- Arts and Design
Back To The Drawing Board
Back To The Drawing Board
Back to the drawing board is a phrase that many people have said quite often even if they don't literally have a drawing board, they say it for the fun of it or it's just a favorite saying that gets misused and abused. For me though I actually do mean back to the drawing board because I use one a lot for random ideas and quick sketching.
Drawing boards are best when you can sit them on a flat table and angle the board so that you are not arching your back over your drawings too much and fit correctly at the edge of a table is best, so you're not leaning too much forward to actually do any drawing without causing yourself a nasty back injury with straining too much (Hell, it sounds like I mean you're on the toilet!)
Back to the drawing board refers to what needs to be redone, because you may have found that you've been working on something that hasn't entirely worked out and you need to reassess what could be used to improve upon the original design or drawing usually. Even if you don't do any drawing or art, back to the drawing board can often still refer to your current way of working and you can apply a certain way of thinking to always make sure you never need to go back to the drawing board to redo something.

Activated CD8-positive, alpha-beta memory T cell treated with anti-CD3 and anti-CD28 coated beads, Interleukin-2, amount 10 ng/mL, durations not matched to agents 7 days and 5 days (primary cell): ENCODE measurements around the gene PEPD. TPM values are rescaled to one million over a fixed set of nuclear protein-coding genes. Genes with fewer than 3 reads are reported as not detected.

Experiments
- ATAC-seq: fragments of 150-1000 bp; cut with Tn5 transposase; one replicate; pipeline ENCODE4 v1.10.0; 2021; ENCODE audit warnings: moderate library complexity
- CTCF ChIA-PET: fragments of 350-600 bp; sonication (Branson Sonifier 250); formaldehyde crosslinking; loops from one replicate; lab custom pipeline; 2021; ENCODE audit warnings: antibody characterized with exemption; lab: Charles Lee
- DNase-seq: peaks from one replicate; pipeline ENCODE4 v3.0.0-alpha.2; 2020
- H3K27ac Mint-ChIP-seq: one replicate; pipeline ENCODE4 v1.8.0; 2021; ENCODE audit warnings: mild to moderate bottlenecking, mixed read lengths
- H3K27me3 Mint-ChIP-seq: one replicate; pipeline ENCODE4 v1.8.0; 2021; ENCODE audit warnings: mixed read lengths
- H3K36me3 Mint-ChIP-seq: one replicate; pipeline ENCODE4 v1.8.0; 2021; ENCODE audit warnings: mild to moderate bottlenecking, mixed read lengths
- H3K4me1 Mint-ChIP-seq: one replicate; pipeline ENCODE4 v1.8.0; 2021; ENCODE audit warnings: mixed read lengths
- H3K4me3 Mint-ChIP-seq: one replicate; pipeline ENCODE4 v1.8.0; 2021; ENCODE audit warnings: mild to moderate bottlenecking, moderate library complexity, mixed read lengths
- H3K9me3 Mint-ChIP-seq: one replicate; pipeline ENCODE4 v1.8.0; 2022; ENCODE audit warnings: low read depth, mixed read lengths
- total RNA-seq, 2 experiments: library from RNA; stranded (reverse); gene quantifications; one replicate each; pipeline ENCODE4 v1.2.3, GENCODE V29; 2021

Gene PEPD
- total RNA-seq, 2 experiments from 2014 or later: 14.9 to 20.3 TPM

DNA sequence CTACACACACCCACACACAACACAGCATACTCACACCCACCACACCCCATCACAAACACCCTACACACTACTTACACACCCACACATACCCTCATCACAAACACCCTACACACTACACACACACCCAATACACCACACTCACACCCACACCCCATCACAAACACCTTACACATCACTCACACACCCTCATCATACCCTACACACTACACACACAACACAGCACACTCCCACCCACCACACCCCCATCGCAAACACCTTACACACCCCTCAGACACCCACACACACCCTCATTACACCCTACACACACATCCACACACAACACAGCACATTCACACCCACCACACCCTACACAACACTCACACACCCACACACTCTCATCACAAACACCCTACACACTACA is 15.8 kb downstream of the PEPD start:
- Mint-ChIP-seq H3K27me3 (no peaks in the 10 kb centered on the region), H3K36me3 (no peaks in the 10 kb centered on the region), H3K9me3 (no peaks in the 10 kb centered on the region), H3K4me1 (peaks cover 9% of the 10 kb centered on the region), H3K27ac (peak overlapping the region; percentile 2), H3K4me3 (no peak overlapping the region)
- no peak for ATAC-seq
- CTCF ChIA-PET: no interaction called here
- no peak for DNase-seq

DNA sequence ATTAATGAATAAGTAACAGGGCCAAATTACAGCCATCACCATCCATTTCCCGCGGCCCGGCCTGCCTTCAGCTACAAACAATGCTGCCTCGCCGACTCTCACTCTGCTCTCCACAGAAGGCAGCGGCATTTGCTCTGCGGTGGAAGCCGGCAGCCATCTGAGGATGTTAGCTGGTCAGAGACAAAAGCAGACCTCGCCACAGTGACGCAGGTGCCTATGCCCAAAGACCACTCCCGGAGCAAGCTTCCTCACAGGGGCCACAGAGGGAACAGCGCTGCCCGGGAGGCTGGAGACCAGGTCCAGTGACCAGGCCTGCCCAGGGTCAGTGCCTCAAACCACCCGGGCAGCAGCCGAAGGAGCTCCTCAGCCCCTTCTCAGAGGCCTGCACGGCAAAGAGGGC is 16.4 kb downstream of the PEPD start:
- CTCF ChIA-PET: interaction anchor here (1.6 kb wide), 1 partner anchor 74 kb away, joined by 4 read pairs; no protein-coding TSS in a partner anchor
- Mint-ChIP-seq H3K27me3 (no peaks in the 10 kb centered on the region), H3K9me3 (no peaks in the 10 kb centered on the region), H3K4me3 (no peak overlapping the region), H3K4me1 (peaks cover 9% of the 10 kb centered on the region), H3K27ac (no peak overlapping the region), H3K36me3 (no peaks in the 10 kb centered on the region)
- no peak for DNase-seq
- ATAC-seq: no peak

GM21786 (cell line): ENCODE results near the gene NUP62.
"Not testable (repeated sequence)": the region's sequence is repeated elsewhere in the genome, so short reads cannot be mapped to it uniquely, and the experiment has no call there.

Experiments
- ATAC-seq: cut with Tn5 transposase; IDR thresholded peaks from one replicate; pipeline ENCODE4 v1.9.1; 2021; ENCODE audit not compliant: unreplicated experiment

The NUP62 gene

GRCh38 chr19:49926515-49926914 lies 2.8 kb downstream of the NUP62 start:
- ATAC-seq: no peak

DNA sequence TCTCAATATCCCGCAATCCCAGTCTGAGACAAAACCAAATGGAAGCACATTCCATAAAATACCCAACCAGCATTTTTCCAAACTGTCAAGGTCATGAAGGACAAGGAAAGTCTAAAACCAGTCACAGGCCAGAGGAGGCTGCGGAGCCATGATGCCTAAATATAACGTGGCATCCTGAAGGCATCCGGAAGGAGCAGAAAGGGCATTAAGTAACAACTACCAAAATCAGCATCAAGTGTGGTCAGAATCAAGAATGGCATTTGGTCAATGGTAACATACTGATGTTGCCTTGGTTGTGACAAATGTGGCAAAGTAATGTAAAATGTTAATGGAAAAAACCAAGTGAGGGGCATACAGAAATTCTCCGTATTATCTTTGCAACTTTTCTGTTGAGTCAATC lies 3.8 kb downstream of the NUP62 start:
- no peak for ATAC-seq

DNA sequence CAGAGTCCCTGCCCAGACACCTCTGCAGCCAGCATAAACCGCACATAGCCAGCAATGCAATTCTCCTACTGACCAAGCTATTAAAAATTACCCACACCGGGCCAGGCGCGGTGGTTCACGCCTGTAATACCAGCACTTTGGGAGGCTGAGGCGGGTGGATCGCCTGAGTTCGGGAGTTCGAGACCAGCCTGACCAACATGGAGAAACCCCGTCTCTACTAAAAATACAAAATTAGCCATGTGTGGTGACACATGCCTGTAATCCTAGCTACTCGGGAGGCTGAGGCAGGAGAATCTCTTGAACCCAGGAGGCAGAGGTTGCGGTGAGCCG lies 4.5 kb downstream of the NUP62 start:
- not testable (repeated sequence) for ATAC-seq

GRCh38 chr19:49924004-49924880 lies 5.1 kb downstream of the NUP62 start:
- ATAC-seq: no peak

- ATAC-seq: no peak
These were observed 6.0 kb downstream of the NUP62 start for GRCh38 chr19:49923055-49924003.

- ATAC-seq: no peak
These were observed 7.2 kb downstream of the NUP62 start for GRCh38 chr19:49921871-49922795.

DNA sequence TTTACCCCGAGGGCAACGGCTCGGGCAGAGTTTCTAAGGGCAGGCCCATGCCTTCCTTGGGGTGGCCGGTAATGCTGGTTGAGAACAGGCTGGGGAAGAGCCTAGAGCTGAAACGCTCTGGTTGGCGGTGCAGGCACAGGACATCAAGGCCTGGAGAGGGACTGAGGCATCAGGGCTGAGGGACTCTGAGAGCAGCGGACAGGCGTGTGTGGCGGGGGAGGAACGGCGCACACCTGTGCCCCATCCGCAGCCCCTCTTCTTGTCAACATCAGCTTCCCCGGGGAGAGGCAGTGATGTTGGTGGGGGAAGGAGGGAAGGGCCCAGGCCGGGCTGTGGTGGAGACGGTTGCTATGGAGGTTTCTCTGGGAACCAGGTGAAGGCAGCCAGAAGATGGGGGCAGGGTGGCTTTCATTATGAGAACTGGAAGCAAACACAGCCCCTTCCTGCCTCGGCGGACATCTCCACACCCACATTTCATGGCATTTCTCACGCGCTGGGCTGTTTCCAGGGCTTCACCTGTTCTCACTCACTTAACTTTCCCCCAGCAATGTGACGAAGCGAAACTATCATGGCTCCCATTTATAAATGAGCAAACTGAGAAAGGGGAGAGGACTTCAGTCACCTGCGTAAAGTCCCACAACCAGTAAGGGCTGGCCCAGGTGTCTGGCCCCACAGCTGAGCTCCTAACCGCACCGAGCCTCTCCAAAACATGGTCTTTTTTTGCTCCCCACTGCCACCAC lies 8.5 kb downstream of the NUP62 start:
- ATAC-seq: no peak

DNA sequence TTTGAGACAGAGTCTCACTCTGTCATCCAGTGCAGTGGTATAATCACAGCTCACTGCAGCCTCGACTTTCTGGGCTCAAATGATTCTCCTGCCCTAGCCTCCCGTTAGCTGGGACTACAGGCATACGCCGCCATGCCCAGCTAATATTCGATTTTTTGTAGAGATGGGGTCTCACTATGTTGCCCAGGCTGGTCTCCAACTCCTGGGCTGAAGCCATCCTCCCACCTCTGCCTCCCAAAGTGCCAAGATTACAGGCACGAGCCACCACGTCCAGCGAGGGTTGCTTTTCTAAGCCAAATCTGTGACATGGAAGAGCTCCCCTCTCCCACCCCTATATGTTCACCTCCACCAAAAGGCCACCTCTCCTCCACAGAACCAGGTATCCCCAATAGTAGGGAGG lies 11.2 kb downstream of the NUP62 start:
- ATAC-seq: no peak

In the case of drawing or anything really, you should....
- Plan your drawing or activity so that you can look ahead for any potential obstacles and pitfalls.
- Organize your work space so that everything is where it should be, easy to locate and stress and clutter free.
- Be inspired by reference material often and always have an end goal in mind for your project.
- List the benefits of your latest work of art or at the very least write a small promotional piece about it, for later reference, you could perhaps find it useful when selling your creative works.
- Quality first, quantity last, once you have a protype of something, make sure everything about it is quality and then decide on how you can slim line your production line, by either cutting cost or time but never cut corners that will compromise the quality.
Whenever you go back to the drawing board you are stepping back in a moment in time, but never look at this as a negative, some of the worlds greatest story writers go through 4 or more drafts before the actual editing stage of their book and this could be percieved as perfectionism, but no, it's just being thorough in their approach and because editing and writing drafts makes you a better writer and helps you self edit as well as re-write better stories and character dialogue too your end result will be far superior.
I always go back the drawing board with certain drawings because I know I can do better and in some cases I do better and exceed my own expectations. Rarely do I fail on ketching something, if I've got the determination to create, then nothing will stop me.
So when you go back to the drawing board, go back with open eyes and an open mind, because the second or third time around will produce some surprising results that you can use to your best advantage.